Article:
*Source: AESOP’S FABLES A NEW TRANSLATION BY V. S. VERNON JONES WITH AN INTRODUCTION By G. K. CHESTERTON AND ILLUSTRATIONS BY ARTHUR RACKHAM (Publisher: London: W. Heinemann; New York: Doubleday, Page & Co., 1912). Available at Gutenberg.

© John Lubans 2015

Bored & Plateaud

Posted by jlubans on December 21, 2015  •  Leave comment (0)

Caption: Avoid plateaus; stay OFF the trails.

Boredom; I’d guess it hits all of us from time to time. It may be inevitable, but when it becomes a daily enervating event – the office turned into Dante’s purgatorium - it’s probably time to do something.
Let’s be clear. I am not talking about the casual boredom born of too much time on my hands – like the boredom of waiting for the bus or doctor.
On-the-job-boredom, the heavy-duty kind, comes from busyness (working at not working), the ritualized daily routine, and too little challenge and change. Think standing committee meetings. Think performance appraisal. Think of a low risk, low innovation and reactive organization.
Un-boring work is different. A secretary I’d met while writing about the Richard Petty (auto) Racing team told me she loved her job so much, “I don’t need an alarm clock to get to work.” Boredom’s on the flip side of that.
Another point for clarity, not all boredom is bad; it depends on what you choose to counter it with. If recognized and acted upon, boredom can trigger much needed change, individual and organizational.
The first step to doing something about boredom is to consider causes. Ask yourself these questions.
Is it you or where you work?
If your colleagues have neither the resources nor the inclination nor the desire to undo the boring parts, well, what are you going to do?
If you derive little joy from your work or if there is little joy to be derived, what will you do?
If the organization is prone to dither, content within its contentment, what will you do?
If at one time your job was challenging and something you looked forward to, like the Petty Racing secretary, what can you do to reclaim that “old time feeling”?
“Flow” is something I alluded to in a 2011 essay, “A Dog and His Bone”.
The notion of “flow” helps explain when and why work feels good or not. When challenge and skills are near equal, then we can experience something similar to the relish and full engagement of man’s best friend gnawing on a bone. But, when challenge and skills are clearly out of sync, (for example, high challenge with low skills or low challenge with high skills) then we can experience frustration, boredom and apathy.
There’s another word for on-the-job boredom: plateau. A recent article from the Wall Street Journal, “How Your Job Can Make You Smarter” is relevant.
The article discusses brain lab research on learning at work and what conditions are most conducive to learning, to sharpening one’s skills. It’s unstated, but learning keeps one fresh, and for me, learning is challenge based, something to understand and to master.
The author, Sue Shellenbarger, describes several of the conditions under which you become “smarter” (I’d add that you also become engaged and un-bored) in the job.
“You work at tasks that are difficult enough that you make some mistakes.”
“You have a job that is continually challenging.”
“Improving your skills is rewarding enough that you want to keep trying to do better.”
“Your work lets you progress to higher skill levels but never lets you master it.”
(BTW, I believe there is an implicit leaderly role in making each of these happen.)
According to research, those conditions stimulate and change the brain for the better – and, one hopes, dissipates boredom. While citing the research on activities that “increased density or activation of regions of the brain related to core job skills”, the author has the good sense to qualify these stated claims of “brain plasticity”: “The impact of such physical changes in the brain on workers’ overall cognitive ability isn’t clear.”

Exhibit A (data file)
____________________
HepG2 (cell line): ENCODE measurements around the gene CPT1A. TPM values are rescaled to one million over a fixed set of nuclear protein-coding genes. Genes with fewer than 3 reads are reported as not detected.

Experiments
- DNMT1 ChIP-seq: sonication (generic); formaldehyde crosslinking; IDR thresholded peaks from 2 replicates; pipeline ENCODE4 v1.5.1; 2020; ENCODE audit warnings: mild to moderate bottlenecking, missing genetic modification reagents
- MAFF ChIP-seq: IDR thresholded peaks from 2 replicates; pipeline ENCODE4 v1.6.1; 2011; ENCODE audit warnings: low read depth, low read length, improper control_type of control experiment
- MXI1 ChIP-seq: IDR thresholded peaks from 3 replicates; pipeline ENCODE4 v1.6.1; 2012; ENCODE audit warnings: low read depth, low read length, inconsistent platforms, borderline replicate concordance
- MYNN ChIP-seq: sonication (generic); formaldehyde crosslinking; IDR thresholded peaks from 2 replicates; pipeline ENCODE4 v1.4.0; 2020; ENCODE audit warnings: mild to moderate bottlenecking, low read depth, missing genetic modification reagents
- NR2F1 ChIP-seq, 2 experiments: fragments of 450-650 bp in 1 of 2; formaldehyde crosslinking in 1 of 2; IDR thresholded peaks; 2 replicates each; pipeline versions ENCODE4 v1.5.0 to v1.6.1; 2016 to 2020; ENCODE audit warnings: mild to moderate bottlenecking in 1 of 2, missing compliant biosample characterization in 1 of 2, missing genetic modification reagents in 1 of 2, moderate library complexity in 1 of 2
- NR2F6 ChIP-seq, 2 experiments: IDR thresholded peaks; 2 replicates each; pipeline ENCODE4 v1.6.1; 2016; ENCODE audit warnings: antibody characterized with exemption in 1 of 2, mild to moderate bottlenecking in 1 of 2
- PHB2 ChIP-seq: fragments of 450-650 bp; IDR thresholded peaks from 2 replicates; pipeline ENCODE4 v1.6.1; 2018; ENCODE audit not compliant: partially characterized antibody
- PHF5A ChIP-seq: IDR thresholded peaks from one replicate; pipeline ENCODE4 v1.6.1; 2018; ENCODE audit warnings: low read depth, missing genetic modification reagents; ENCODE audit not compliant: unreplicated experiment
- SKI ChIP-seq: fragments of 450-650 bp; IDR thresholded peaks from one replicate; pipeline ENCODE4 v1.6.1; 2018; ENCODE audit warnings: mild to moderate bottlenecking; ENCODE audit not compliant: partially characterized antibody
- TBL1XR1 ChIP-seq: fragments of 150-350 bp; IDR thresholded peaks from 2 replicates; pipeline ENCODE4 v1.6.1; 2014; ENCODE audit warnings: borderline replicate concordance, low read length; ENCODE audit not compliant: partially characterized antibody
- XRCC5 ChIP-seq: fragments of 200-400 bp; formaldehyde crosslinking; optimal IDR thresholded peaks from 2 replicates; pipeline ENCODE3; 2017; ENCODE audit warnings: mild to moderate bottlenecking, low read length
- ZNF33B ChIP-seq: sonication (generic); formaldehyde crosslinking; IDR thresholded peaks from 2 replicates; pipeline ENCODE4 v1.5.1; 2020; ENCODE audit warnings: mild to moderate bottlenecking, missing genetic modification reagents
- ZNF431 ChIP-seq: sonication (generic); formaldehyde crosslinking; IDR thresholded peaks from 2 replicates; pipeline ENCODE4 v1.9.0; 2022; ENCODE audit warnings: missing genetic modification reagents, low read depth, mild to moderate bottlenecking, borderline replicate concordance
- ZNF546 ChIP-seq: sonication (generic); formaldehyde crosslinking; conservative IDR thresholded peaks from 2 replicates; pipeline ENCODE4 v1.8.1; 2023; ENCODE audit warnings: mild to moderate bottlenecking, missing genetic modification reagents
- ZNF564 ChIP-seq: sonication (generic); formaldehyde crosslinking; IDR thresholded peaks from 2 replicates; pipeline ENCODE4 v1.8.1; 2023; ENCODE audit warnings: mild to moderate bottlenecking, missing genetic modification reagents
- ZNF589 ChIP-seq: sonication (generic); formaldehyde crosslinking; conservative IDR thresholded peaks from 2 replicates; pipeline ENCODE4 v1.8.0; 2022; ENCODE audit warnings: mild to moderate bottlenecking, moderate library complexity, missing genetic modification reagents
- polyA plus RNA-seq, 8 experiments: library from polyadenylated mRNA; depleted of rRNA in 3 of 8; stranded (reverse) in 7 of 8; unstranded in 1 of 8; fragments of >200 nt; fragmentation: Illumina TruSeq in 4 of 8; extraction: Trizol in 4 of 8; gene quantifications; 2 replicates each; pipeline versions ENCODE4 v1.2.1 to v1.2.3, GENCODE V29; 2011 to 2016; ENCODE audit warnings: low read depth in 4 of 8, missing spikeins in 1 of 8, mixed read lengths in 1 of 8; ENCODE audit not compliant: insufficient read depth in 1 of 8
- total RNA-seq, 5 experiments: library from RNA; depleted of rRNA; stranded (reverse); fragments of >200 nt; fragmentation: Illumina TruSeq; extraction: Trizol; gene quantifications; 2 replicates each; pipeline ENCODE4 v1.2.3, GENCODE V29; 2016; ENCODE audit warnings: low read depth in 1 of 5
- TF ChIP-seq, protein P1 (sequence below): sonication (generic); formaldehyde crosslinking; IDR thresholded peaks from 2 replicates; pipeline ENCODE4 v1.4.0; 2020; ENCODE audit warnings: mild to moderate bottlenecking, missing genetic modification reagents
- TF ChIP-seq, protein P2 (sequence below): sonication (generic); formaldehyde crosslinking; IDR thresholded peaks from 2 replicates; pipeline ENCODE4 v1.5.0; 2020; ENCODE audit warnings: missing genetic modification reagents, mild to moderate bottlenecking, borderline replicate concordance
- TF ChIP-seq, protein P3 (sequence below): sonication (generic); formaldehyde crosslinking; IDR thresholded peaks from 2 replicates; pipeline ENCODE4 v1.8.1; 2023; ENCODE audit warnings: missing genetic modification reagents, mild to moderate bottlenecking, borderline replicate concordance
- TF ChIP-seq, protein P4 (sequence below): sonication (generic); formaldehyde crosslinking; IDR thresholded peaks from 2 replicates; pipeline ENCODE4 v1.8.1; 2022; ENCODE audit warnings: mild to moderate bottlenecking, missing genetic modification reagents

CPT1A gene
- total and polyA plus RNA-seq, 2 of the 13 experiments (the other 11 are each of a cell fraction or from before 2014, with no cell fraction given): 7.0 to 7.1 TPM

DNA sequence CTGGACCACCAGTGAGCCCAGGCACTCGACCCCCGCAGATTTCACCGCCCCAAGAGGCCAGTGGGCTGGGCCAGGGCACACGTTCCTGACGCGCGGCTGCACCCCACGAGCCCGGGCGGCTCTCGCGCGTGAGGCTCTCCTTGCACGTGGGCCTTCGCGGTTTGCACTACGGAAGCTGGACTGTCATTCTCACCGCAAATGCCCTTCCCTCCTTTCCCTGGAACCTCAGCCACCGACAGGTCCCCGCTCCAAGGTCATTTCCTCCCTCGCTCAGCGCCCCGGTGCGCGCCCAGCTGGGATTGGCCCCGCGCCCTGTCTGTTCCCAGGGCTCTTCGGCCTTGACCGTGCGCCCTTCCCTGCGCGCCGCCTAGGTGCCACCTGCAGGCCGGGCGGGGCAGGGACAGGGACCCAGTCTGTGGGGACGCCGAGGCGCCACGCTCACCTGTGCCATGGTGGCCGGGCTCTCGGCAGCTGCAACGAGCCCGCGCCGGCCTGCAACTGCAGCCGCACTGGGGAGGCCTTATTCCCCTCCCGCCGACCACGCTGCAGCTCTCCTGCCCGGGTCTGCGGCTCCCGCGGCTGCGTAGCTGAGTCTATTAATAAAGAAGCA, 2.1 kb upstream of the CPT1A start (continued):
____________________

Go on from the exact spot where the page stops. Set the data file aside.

Avoiding ruts
The bored, the plateaud or otherwise beleaguered followers represent challenges for leaders. Pay attention to what is happening with your followers. Help them overcome challenges. And, once overcome, pat them on the back and up the ante.
All but one or two of my bosses supported my research, writing and teaching along with doing the “job”. I suppose, unconsciously, I always went beyond the job to stave off the boredom that is never far away in a traditional job, with its predictable ebbs and flows each day, week and year. It was a way for me to journey on unmarked paths and avoid the plateau.
Other paths:
Career experimentation.
If I had it to do over again, I’d question the rationale for staying in the same job, on a linear track for 40 years. Talk about stultifying! But, it’s pretty much what I did.
Why not change your career a few times? Longevity and economic policy is extending our working years (now into age 70 and up); if there’s ever been a time for multiple career tracks, now’s the time.
A good friend started in one field, left it for another and then another. She did well at each position however brief her tenure. She was, at career’s end, regarded as one of the best in her field. If she was bored, I never observed it. And, leader after leader realized just how her diverse experience augmented and benefited what his or her organization was trying to do.
Another friend, a NYC gourmet food store manager, was well paid and successful in his field. One day he told his boss he was leaving. He and his wife left Manhattan for a farm in the hinterlands of Maine. As sometimes happens, their back-to-nature adventure did not work out and they decided to return to the big city. When my friend asked for his job back, did the leader of the gourmet store reject him for leaving or suggest that he was no longer au courant with the food business? No. Without hesitation, he hired him back, knowing full well that what he learned and experienced in Maine would help him do his NYC job even better.
Job exchanges (within an organization or with another organization on another continent!) just might add some zest to someone in need of a fresh challenge. While some jobs may be too specialized for an exchange, I think most administrative jobs with professional staff are amenable to job swapping. When I experimented with job swaps – domestic and international - I saw improved attitudes, personal growth and idea generation on both sides.